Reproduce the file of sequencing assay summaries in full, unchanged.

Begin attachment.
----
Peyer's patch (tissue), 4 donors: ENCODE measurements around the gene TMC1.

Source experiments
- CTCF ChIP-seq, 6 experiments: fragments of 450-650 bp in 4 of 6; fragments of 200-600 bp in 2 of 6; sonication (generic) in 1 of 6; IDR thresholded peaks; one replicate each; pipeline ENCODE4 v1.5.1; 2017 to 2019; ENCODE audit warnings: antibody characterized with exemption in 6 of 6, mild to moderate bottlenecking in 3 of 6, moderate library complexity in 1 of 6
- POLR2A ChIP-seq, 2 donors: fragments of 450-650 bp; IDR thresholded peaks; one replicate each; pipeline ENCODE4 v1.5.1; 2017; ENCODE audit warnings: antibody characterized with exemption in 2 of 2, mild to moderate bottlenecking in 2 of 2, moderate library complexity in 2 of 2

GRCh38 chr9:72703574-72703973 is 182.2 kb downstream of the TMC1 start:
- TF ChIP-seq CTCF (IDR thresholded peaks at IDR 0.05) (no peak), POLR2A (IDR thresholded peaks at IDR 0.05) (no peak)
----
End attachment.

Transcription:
Peyer's patch (tissue), 4 donors: ENCODE measurements around the gene TMC1.

Source experiments
- CTCF ChIP-seq, 6 experiments: fragments of 450-650 bp in 4 of 6; fragments of 200-600 bp in 2 of 6; sonication (generic) in 1 of 6; IDR thresholded peaks; one replicate each; pipeline ENCODE4 v1.5.1; 2017 to 2019; ENCODE audit warnings: antibody characterized with exemption in 6 of 6, mild to moderate bottlenecking in 3 of 6, moderate library complexity in 1 of 6
- POLR2A ChIP-seq, 2 donors: fragments of 450-650 bp; IDR thresholded peaks; one replicate each; pipeline ENCODE4 v1.5.1; 2017; ENCODE audit warnings: antibody characterized with exemption in 2 of 2, mild to moderate bottlenecking in 2 of 2, moderate library complexity in 2 of 2

GRCh38 chr9:72703574-72703973 is 182.2 kb downstream of the TMC1 start:
- TF ChIP-seq CTCF (IDR thresholded peaks at IDR 0.05) (no peak), POLR2A (IDR thresholded peaks at IDR 0.05) (no peak)